Table 4: Pearson's correlation coefficient showing the effects of significant clinical and laboratory markers on patient outcomes

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   Discussion Top

ACS is a rare condition among trauma patients admitted to Level 1 urban trauma centers. Patients sustaining ACS in these settings were found to have a high mortality rate, and significant morbidities including ARF, ARDS, and MOF. ACS was associated with increased resource utilization, including longer ventilator days and longer stay in the ICU and in the hospital, with a high percentage of patients discharged to long-term care facilities for continued care. In addition, this study identified several clinical and laboratory variables that had strong or moderate associations with specific adverse outcomes in trauma patients diagnosed with ACS.

It is important to note that this study does not suggest a cause-effect relationship between clinical and laboratory variables with the specific patient outcomes studied. Instead, findings from this study can provide clinicians with an enhanced awareness when monitoring clinical progress and interpreting laboratory data for trauma patients who develop ACS. The findings from this study can also provide the basis for risk stratification studies that may help physicians and trauma centers to anticipate and plan for future needs for this patient population. This study was not designed to explore mechanisms by which certain variables may correlate with specific outcomes among ACS patients; rather, it invites further research to delineate these processes and offer a better understanding of the complex pathophysiological pathways by which ACS may trigger such cascades during its clinical course. Delineating the strength of association between clinical and laboratory findings to specifically observed complications may help explain pathophysiological pathway by which these complications develop.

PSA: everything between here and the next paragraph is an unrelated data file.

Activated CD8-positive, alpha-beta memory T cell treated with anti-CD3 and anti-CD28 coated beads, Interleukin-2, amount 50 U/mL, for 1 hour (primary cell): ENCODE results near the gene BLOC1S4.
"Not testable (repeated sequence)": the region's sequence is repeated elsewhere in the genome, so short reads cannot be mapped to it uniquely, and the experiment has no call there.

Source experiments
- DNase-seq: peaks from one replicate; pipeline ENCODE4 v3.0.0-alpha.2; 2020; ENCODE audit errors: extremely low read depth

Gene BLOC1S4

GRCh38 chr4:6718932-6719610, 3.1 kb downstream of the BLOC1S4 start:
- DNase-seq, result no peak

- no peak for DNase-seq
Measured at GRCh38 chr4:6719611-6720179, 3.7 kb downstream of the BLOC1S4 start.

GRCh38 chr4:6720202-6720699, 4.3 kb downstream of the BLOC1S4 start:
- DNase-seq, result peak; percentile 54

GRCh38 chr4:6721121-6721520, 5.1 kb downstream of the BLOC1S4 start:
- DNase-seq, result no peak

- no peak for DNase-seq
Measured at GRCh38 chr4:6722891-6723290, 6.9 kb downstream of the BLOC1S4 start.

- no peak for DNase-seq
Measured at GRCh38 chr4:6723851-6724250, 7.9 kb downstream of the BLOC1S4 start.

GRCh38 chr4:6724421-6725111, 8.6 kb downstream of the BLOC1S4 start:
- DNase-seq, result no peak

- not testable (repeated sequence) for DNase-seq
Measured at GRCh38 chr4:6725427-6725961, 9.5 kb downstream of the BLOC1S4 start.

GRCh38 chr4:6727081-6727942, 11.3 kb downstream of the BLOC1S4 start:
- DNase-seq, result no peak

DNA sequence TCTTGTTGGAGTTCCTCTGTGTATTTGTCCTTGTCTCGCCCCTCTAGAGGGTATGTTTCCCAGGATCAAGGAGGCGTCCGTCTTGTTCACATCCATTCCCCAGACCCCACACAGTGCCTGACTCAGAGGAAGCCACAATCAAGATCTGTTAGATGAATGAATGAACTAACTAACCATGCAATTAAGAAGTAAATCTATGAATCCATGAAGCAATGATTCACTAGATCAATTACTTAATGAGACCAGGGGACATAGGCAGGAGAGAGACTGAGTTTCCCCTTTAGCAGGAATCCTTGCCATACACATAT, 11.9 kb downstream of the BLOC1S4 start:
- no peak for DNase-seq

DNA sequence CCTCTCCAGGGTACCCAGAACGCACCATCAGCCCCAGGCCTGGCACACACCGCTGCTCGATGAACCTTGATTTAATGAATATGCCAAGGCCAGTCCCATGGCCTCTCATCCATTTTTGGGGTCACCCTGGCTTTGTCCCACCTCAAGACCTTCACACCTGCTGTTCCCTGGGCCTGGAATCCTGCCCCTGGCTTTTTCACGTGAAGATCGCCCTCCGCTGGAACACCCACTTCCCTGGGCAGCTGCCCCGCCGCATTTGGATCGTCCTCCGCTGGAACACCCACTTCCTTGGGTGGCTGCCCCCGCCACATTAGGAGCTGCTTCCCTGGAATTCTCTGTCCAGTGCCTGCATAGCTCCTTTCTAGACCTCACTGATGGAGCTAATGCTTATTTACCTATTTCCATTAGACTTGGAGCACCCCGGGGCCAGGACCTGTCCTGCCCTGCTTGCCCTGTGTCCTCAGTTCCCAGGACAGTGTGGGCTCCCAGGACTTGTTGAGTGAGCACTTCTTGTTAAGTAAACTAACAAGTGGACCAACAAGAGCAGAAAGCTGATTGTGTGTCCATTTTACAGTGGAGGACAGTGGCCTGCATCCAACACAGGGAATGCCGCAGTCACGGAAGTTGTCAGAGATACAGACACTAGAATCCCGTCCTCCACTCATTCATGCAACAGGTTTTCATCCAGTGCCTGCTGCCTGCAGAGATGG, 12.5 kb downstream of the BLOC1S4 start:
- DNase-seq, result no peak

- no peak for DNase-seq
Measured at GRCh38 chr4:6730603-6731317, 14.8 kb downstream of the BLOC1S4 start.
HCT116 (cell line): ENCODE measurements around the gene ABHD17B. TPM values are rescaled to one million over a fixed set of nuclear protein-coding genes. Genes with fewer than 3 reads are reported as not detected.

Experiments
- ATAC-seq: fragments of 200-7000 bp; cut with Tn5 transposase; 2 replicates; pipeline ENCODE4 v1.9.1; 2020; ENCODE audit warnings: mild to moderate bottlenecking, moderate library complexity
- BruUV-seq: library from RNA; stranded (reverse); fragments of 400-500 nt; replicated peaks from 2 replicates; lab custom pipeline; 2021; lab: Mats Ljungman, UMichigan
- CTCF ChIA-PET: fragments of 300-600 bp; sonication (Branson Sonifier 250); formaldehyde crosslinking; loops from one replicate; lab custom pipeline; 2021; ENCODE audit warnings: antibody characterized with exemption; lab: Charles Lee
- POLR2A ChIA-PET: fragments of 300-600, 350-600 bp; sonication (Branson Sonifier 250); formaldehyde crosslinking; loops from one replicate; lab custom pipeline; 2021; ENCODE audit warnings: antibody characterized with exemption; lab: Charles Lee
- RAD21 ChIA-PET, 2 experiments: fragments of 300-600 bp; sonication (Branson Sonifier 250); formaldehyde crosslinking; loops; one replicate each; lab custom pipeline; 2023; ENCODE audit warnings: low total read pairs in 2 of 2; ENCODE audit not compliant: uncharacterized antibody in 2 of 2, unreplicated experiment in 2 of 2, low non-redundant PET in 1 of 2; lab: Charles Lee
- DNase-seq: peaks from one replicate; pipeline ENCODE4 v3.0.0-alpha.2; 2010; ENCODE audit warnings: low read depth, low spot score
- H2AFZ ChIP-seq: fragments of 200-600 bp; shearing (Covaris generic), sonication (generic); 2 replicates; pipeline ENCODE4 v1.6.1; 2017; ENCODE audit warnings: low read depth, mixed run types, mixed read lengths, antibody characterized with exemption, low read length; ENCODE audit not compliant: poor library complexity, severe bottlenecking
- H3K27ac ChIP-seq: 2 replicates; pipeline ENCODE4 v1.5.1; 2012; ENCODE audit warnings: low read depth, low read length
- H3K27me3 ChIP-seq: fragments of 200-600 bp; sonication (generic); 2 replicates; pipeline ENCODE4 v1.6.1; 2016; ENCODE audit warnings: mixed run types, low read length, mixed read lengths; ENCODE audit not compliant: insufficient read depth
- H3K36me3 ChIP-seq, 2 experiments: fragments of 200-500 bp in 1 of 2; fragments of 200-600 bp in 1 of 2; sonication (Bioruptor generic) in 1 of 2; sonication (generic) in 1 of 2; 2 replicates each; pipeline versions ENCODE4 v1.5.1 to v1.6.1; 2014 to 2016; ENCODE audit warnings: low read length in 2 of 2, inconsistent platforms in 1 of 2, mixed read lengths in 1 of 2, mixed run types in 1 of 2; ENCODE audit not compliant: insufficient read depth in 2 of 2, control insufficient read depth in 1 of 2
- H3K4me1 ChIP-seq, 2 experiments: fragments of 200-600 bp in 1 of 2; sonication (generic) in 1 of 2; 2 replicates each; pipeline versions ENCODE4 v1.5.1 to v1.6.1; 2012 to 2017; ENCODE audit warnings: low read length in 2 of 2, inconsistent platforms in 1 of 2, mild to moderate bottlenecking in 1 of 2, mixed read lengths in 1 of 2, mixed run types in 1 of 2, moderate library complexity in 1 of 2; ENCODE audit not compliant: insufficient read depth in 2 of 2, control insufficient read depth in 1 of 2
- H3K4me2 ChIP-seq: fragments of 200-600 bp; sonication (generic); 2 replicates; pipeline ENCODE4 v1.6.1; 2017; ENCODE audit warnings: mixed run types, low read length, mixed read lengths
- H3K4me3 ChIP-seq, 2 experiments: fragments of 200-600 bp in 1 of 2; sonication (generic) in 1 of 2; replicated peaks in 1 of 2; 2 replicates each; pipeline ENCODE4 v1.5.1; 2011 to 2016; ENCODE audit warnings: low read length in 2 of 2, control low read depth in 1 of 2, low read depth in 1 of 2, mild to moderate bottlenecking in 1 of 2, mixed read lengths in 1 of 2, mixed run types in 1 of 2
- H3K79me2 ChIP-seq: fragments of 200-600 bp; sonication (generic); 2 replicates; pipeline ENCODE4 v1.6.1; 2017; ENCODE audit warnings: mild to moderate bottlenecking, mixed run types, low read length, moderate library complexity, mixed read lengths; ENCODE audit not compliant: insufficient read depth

The findings of this study are significant for several reasons; this study adds to the limited number of studies that have examined how certain clinical and laboratory markers correlate with specific outcomes observed in trauma patients diagnosed with ACS.[10],[11],[12] In addition, previous research on ACS consisted largely of single-institutional reviews, which may restrict the general applicability of their findings. This study drew data from three urban Level I Trauma centers, which may provide for findings that are more generalizable. In addition, applying Pearson's correlation coefficient provided tangible conclusions for the findings.